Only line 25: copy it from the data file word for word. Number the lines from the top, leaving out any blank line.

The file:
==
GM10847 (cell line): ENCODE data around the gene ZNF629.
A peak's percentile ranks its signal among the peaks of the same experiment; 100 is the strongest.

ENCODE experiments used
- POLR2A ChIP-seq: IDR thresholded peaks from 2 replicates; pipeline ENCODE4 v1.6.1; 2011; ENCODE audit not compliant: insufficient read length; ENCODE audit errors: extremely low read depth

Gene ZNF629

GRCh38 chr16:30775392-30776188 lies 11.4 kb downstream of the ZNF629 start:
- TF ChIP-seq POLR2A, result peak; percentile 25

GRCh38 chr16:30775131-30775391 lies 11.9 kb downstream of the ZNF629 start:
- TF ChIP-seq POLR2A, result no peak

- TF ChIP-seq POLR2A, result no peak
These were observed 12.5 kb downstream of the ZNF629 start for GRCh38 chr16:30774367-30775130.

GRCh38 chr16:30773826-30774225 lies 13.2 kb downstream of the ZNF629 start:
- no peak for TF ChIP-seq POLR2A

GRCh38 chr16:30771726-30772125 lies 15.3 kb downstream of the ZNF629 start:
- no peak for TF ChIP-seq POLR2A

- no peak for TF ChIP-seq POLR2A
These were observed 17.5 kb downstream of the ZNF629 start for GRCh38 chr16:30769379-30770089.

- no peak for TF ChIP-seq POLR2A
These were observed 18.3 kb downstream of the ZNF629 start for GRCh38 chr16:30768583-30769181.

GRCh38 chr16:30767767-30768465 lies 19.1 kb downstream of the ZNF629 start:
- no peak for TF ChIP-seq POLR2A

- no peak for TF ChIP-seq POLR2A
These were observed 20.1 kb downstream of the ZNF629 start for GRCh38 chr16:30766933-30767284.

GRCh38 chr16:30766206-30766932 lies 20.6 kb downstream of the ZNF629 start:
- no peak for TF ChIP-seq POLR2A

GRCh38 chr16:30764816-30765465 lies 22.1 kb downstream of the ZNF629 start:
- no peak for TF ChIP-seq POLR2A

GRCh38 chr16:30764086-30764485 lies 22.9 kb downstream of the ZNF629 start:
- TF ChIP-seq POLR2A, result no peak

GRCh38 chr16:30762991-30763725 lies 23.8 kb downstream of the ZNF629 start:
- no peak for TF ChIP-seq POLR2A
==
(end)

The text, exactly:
- no peak for TF ChIP-seq POLR2A